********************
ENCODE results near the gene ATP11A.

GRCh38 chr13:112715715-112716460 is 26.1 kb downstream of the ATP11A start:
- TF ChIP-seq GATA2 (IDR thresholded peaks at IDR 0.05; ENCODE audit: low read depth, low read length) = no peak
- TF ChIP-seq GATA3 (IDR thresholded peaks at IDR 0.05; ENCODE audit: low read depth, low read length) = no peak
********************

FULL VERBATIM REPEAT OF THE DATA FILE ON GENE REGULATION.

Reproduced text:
ENCODE results near the gene ATP11A.

GRCh38 chr13:112715715-112716460 is 26.1 kb downstream of the ATP11A start:
- TF ChIP-seq GATA2 (IDR thresholded peaks at IDR 0.05; ENCODE audit: low read depth, low read length) = no peak
- TF ChIP-seq GATA3 (IDR thresholded peaks at IDR 0.05; ENCODE audit: low read depth, low read length) = no peak